Amazon AWS, Microsoft Azure, and Google Cloud continue to dominate the massive and still-expanding cloud computing industry. When migrating operations to the cloud, one of these companies will likely play the most prominent organizations worldwide.
However, DigitalOcean, which recently went public, is making waves by focusing on a different economic segment: small and medium-sized businesses (SMBs), start-ups, and individual developers. There is a huge growth in this space, and DigitalOcean is moving quickly.
Here are three reasons why this technology platform could become a household name in the cloud industry within the next decade.
DigitalOcean provides services to the forgotten and underserved:
A lot of today’s high-end technology was designed with large corporations in mind. There’s a good reason for this. It’s because large enterprises spend the majority of global IT spending, as DigitalOcean CEO Yancey Spruill pointed out in a recent conversation. The nascent cloud industry is no exception. To get the most ROI, tech companies have primarily developed products and go-to-market strategies aimed at the most influential organizations. Even though the cloud is efficient, simplifies operations, and theoretically makes participating in the digital economy more accessible than ever, small and medium-sized businesses (SMBs) continue to be an underserved segment of the economy.
SMBs aren’t precisely a “niche” market. On the contrary, they account for roughly half of total GDP. According to Spruill, the problem is that they are widely distributed all over the place, with approximately 100 million SMBs worldwide, and typically spend a small amount on technology on an individual basis. Small businesses and aspiring entrepreneurs would benefit the most from the cloud’s arrival. However, a better platform that addresses their specific needs (primarily affordability and ease of use) is required to support them.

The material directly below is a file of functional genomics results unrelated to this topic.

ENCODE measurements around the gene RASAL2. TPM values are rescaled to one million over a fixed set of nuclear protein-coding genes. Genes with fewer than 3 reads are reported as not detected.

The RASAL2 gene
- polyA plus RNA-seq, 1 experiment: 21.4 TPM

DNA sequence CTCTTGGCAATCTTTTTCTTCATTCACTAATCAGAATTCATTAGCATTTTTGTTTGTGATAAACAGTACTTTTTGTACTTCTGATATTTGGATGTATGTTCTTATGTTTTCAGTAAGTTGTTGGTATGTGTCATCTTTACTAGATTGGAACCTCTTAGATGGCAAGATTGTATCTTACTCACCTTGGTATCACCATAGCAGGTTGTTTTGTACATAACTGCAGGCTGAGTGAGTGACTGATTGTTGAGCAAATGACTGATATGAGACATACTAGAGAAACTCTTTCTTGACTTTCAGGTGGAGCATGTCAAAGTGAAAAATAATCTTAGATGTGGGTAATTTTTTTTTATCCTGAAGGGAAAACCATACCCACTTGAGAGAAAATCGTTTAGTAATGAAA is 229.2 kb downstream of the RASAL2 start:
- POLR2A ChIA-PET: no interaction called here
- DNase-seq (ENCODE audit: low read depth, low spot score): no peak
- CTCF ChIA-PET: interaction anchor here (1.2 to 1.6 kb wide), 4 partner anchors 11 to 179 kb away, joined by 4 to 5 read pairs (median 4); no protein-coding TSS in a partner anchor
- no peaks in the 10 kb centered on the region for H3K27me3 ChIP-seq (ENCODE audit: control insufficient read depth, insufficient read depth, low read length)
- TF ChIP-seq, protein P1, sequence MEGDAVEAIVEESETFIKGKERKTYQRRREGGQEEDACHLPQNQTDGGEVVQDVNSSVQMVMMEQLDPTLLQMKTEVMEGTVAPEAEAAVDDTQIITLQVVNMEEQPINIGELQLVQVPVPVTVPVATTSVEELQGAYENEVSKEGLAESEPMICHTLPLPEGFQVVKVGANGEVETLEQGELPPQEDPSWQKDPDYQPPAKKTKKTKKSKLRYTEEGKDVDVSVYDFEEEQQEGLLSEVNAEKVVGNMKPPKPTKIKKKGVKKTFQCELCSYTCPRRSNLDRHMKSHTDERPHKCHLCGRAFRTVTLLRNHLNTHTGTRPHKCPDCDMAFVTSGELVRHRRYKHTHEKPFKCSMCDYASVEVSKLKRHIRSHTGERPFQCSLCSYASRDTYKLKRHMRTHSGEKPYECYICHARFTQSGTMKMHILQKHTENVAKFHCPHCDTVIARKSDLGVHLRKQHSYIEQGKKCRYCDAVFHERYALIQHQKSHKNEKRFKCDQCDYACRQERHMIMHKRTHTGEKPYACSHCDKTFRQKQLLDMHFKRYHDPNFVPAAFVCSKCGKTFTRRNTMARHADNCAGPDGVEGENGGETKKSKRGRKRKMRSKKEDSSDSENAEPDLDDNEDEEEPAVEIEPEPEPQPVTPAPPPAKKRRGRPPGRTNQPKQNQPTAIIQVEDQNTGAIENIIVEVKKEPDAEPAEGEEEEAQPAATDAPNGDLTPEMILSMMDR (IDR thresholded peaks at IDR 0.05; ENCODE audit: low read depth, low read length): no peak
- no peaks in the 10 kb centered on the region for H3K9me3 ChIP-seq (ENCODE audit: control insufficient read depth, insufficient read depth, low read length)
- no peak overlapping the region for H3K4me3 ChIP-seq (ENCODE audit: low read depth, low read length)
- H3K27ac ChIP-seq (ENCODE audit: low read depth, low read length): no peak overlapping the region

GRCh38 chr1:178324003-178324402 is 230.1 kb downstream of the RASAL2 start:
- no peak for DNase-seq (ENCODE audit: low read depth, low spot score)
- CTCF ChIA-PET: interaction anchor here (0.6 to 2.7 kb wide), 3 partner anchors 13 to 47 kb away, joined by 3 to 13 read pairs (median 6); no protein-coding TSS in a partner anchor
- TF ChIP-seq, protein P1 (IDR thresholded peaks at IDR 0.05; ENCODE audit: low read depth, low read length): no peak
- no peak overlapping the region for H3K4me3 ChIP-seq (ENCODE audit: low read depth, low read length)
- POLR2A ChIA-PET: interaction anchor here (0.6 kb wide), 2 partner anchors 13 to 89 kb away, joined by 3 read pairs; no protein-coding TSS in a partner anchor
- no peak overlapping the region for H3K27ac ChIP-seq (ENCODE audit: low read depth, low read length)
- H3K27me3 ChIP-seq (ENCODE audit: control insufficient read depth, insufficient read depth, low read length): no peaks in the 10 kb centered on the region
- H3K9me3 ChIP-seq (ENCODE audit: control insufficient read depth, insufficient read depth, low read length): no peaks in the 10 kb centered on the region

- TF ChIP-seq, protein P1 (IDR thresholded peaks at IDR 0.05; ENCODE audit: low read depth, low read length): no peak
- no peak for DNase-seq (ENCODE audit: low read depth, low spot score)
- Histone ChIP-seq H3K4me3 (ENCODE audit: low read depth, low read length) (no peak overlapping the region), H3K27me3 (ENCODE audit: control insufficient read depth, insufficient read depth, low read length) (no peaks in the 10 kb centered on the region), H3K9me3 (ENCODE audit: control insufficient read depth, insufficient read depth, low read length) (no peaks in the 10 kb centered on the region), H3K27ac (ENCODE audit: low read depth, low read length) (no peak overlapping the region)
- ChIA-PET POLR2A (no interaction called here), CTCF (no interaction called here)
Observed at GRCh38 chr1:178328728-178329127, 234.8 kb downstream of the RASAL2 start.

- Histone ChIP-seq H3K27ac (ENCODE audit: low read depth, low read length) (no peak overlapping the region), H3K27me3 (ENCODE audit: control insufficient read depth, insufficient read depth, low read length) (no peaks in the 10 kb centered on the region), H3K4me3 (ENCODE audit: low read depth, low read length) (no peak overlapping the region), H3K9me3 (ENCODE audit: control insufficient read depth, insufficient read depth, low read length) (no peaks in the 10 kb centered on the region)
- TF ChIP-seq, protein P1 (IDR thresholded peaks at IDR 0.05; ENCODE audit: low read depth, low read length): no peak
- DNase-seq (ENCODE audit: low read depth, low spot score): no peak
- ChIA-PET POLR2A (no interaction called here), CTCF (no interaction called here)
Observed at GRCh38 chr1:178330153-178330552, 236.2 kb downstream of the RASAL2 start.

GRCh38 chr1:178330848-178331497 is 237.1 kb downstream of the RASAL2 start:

This is where DigitalOcean enters the picture. According to DigitalOcean, SMBs (those with fewer than 500 employees) will spend $44 billion on cloud infrastructure and platform services in 2020, according to a study conducted by researcher IDC. However, that figure is expected to rise to $116 billion per year by 2024, representing a 27 percent annual growth rate. With annualized revenue of only $426 million in Q2 2021, DigitalOcean has a vast opportunity to grow alongside SMBs and other aspiring digital entrepreneurs in the years ahead.
DigitalOcean‘s revenue is increasing quickly and steadily:
DigitalOcean‘s platform, which aims to tear down the barriers that prevent SMBs and entrepreneurs from participating in the digital economy, has a large following. It had a massive user base of over 600,000 customers spread across 185 countries as of Q2 2021. And, because DigitalOcean is designed to be affordable (as little as $5 per month for a pre-formatted app hosted by DigitalOcean) and to scale if a developer’s idea takes off, this is a story about increasing usage from existing customers as much as it is about acquiring new customers.
As a result, the company is steadily expanding at a rapid pace. Revenue increased by 35% year on year to $104 million in Q2, compared to a mid-20% growth rate in 2020. Part of the acceleration in the top line is undoubtedly the result of a leisurely lap of last year’s results during the pandemic’s start. However, Spruill stated on the most recent earnings call that a steady increase in new customer acquisitions (targeted at a minimum of 10% growth) and average revenue per user (expected change in the mid-teens percentage rate) gives DigitalOcean confidence that it can maintain a 30% or higher sales pace for the remainder of 2021 and into 2022.
The stock is valued at slightly more than 13 times trailing 12-month revenue. If DigitalOcean maintains its current growth rate, that appears to be a great long-term value – not to mention that it would put this cloud platform on track to reach $1 billion in annualized sales within a few years.
DigitalOcean has an excellent business model and a strong balance sheet to back it up:
DigitalOcean has a highly efficient business model due to the way it is structured. According to Spruill, its cloud platform is built with open-source software. The company has many tutorials on its website to assist developers of all types – even those who do not use DigitalOcean. Every month, the company receives approximately 5.5 million site visits and thousands of developers who arrive via a tutorial end up converting into customers. And, developers and SMBs tend to have close-knit circles of colleagues with whom they share ideas, generating excellent word-of-mouth marketing.
As a result, DigitalOcean spent only 11 percent of total revenue on sales and marketing in Q2 (or 9.5 percent when non-cash employee stock-based compensation is excluded), a figure typically ranges from 20 to 30 percent for similar high-growth cloud firms. This is a well-run company that, despite its small size, is already profitable. In Q2, the adjusted EBITDA profit margin was 30%, and free cash flow generated through the first half of 2021 was $13 million.
With $577 million in cash and equivalents and zero debt as of the end of June, DigitalOcean is in excellent shape to continue growing alongside its SMB and aspiring entrepreneur users.